Dark Eyes (1987 film)

Dark Eyes (Italian: Oci ciornie; Russian: Очи чёрные óchi chjórnyje) is a 1987 Italian and Russian film which tells the story of a 19th-century married Italian who falls in love with a married Russian woman. It stars Marcello Mastroianni and Yelena Safonova.[1] It received positive reviews from critics.

Dark Eyes
Dark Eyes.jpg
Film poster
Directed byNikita Mikhalkov
Produced byCarlo Cucchi
Silvia D'Amico Bendico
Written byAlexander Adabashyan
Nikita Mikhalkov
Suso Cecchi d'Amico
Anton Chekhov (stories)
StarringMarcello Mastroianni
Marthe Keller
Yelena Safonova
Pina Cei
Vsevolod Larionov
Innokenti Smoktunovsky
Music byFrancis Lai
CinematographyFranco Di Giacomo
Edited byEnzo Meniconi
Distributed byRUSCICO
Release date
9 September 1987
Running time
118 minutes
Soviet Union
LanguageItalian / Russian / French


One day, on board a steamer, Romano (Marcello Mastroianni), a middle-aged Italian, tells to a Russian man the story of his life. He narrates his encounter with a young Russian lady with dark beautiful eyes, their brief romantic interlude and his sudden abandonment. Haunted by the memory of that lady, Romano travels to Russia to find her.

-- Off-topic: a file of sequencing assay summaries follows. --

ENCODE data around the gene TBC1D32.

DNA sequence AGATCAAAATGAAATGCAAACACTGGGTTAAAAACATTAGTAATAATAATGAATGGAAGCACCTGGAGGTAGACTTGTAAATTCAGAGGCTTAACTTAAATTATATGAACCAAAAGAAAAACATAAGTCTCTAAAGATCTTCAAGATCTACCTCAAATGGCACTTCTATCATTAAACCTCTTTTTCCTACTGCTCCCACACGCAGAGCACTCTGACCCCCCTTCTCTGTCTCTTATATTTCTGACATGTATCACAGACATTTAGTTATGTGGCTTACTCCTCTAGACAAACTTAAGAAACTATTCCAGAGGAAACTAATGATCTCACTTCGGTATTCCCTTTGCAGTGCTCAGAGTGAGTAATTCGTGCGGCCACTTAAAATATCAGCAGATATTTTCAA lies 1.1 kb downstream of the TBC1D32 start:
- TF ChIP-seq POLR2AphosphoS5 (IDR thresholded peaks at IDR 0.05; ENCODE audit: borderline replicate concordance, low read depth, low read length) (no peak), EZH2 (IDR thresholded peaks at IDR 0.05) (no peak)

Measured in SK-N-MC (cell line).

Source materialEdit

The film was adapted from (or rather inspired by) four Anton Chekhov's stories, notably The Lady with the Dog, by a Soviet-Italian team that included Alexander Adabashyan, Suso Cecchi d'Amico and Nikita Mikhalkov. The latter directed. The title refers to a famous Russian art song.



Principal shooting took place at the Montecatini Terme in Tuscany, in the Volga town of Kostroma, and in Leningrad (Vladimir Palace, Peter and Paul Fortress).


Critical responseEdit

Dark Eyes has an approval rating of 100% on review aggregator website Rotten Tomatoes, based on 9 reviews, and an average rating of 7.84/10.[2]


Mastroianni received the award for Best Actor at the 1987 Cannes Film Festival[3] and was nominated for the Academy Award for Best Actor. Safonova was awarded the David di Donatello as Best Actress. Costume Designer Carlo Diappi was awarded the Ciak d'oro (Golden Ciak).[4]

See alsoEdit


  1. ^ "NY Times: Dark Eyes". NY Times.com. Retrieved 2009-04-01.
  2. ^ https://www.rottentomatoes.com/m/dark_eyes_1987
  3. ^ "Festival de Cannes: Dark Eyes". festival-cannes.com. Retrieved 2009-07-19.
  4. ^ https://www.ciakmagazine.it/ciak-doro-2018-tutti-i-premi/

External linksEdit